Mid-Continent Intros New Flex Customized Instrument Replacement Line


Capitalizing on sophisticated processing power and vibrant display technology, Mid-Continent Instruments and Avionics has developed a line of replacement instruments to upgrade the aging gauges in older aircraft. Or gussy up the ones in newer airplanes. The company’s new Flex product line appears to be aptly named since a single instrument can be customized for nearly two dozen applications and perhaps more as aircraft owners think of new things to gauge and meter.

Although a 2-inch multipurpose color display is the hardware part of Mid-Continent’s offering, what it’s really providing is an integrated custom package service that puts the company’s engineering expertise at the customer’s disposal to build applications tailored to a specific aircraft and the owner’s whims. In addition to any basic engine parameters—pressures, temperatures, torque, RPM—the Flex system can also be adapted for indication duties including flaps and gear, angle of attack, master cautions and even basic flight instruments such as airspeed and vertical speed.

The display instrument has optional quick disconnects for pitot/static inputs and a single d-sub connector. Heretofore, multifunction instruments and even some single-function upgrades have often required discrete signal converters or adapters, but the Flex includes all of this capability inside the instrument itself. It can be customized to process ARINC-429 and analog data to suit the application, thus Flex can be used in even the oldest aircraft that still have viable airframes equipped with instruments that can no longer be replaced or repaired.

The MD23 Flex can display just about anything the pilot or operator might want, including light status in other parts of the aircraft or cabin temperature and pressure. Multi-needle indicators, top right, are also an option.

The Flex system can be installed in piston aircraft, but the core of the market is likely to be turbine and jet aircraft owned by operators who are upgrading panels but are stymied by the instrumentation gaps in retrofit glass.

“We’ve had customers come to us in desperation looking for ways to replace functionality or gauges they may have had in the instrument panel in the past that are no longer available or no longer economical to repair, “ says Todd Winter, president of Mid-Continent. While Flex will probably find buyers among individual owners, it will likely find more in companies doing conversions and STC work, especially at the low end of the market. Because of the high level of certification, Winter thinks Flex might be overkill for a 172. “So typically, it would be used by somebody doing an STC program, possibly an OEM. It might be used to support the King Air fleet for an instrument that’s just no longer available,” he adds. “But typically, you’re going to have to amortize it over the numbers. Pricewise for the hardware, it’s [competitive], but it still does take us a little time to do the customized part. Although literally the time is a fraction of what it would have been for us to do that even two years ago.”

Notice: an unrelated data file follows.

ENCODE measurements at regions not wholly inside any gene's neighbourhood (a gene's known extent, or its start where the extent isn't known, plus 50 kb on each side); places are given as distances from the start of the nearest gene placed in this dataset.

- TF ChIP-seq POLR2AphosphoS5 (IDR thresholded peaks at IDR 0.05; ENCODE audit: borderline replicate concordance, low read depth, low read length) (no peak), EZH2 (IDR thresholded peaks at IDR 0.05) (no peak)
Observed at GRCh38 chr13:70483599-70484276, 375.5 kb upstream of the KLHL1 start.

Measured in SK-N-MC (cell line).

According to Winter, Flex offers creative possibilities. “Because we have that flexibility, you could combine different types of functionality … you could conceive of a way to display whatever it might be … rotor speed or fuel levels or altitude. You come up with whatever you think is appropriate or usable from a human factors [standpoint],” he says.

Mid-Continent is not offering specific pricing on Flex instrument packages. However, Winter said the product line is intended to specifically compete with offerings like Garmin’s hot-selling GI 275 series. Those instruments, says Winter, are well defined to provide specific functionality but across a narrower range of possibilities that Mid-Continent has in mind. Mid-Continent sees a serviceable market in replacement and upgrade instruments that the GI 275 doesn’t always address. To learn more about the Flex MD23 series instruments, see Mid-Continent’s website. Winter says the instruments and the engineering infrastructure to support them are available now. You can see a video on the new Flex line here.

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  1. “Flex might be overkill for a 172″ – meaning, presumably, just too expensive for recreational GA.
    Which is a shame; I’ve been looking for a long time for an affordable 2” altimeter for use as a backup to my EFIS. I don’t expect I’m the only one… guess I will have to just keep looking.

    • My backup GPS (Garmin 696) has altitude as a displayed parameter. In a pinch (emergency) I think that would work just fine.

  2. I wouldn’t depend on GPS altitude except in an emergency (presumably in IMC) and not even then unless I was over flat terrain with WAAS available at the airport I was landing. The GPS altitude is based on the ellipsoid, an approximation of the shape of the Earth, meaning that unless your GPS also has an accurate terrain database, that altitude could be off by hundreds of feet.

    Also, the loss of a calibrated altimeter in IMC is automatically an emergency, whereas having a backup calibrated altimeter would allow you to continue to your destination. (Of course, if your primary altimeter doesn’t fail hard, you’ll also need a second backup altimeter, and pitot/static system, to break the tie.)

    So what the OP really needs is an accurate and inexpensive radar altimeter for his 172. 😉

  3. I have found the GPS altimeter reading not too bad, not too bad at all. About 100 ft out. It is a good cross check when the other fails. I had one failure that snuck up at me, it was due to ‘stiction’ when my very smooth Jabiru engine was too smooth to rattle free the altimeter needle and gave me a falsely high height.